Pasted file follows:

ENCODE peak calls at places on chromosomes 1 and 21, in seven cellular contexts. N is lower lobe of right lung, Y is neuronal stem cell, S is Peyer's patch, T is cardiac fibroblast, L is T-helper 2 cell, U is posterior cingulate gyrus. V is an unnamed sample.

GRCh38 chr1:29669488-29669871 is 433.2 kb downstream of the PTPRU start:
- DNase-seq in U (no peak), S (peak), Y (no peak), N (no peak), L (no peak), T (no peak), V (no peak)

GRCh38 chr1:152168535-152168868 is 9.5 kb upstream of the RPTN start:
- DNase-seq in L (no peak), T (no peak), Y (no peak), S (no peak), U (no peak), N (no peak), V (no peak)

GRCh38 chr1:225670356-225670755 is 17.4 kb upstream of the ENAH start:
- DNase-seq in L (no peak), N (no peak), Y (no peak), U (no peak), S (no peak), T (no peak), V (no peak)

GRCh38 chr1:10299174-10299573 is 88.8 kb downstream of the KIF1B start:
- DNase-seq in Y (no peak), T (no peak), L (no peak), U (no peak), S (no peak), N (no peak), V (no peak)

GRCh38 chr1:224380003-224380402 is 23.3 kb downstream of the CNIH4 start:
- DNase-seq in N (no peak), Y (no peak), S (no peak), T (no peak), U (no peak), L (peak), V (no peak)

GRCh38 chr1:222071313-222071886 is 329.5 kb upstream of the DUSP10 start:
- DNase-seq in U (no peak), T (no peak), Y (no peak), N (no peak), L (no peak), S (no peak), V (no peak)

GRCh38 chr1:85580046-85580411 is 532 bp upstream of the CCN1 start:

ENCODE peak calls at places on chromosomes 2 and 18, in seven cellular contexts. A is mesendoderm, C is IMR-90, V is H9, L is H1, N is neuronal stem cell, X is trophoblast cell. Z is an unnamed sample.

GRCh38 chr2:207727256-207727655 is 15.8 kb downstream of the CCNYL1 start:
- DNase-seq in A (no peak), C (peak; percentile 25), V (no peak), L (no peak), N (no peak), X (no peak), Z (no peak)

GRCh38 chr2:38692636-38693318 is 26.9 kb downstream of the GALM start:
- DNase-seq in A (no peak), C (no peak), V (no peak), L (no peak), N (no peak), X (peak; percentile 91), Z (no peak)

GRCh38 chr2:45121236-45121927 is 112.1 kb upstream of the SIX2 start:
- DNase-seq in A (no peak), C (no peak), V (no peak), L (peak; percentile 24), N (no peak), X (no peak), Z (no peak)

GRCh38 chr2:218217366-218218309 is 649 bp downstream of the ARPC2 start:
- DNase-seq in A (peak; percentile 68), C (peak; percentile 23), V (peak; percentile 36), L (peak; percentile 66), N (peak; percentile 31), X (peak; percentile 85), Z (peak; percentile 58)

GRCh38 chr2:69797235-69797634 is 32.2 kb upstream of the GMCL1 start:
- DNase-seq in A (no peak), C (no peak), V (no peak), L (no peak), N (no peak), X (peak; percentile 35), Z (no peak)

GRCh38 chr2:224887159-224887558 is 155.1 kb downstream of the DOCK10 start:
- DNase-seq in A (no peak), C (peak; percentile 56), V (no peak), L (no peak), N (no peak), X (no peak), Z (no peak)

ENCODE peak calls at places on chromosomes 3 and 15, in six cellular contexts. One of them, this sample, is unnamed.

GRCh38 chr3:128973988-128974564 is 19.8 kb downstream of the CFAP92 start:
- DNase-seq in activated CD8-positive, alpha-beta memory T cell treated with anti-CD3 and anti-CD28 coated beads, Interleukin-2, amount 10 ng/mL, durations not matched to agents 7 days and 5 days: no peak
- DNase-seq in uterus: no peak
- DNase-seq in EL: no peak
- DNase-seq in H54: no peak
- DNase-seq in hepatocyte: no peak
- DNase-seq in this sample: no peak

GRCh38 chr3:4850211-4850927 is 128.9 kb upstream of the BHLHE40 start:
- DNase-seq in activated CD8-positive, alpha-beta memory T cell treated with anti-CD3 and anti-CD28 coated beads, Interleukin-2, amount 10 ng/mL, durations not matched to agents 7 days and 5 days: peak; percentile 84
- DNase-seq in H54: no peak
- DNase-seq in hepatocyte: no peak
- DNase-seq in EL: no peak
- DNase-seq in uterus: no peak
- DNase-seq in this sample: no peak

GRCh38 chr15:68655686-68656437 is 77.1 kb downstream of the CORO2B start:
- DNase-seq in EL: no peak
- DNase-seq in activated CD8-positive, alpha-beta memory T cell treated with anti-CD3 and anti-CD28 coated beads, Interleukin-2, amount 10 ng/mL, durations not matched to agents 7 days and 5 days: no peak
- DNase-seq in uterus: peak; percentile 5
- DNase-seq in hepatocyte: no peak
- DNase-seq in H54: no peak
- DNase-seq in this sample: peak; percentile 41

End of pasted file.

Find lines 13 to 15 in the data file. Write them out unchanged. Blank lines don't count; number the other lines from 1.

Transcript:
- DNase-seq in U (no peak), T (no peak), Y (no peak), N (no peak), L (no peak), S (no peak), V (no peak)

GRCh38 chr1:85580046-85580411 is 532 bp upstream of the CCN1 start:

ENCODE peak calls at places on chromosomes 2 and 18, in seven cellular contexts. A is mesendoderm, C is IMR-90, V is H9, L is H1, N is neuronal stem cell, X is trophoblast cell. Z is an unnamed sample.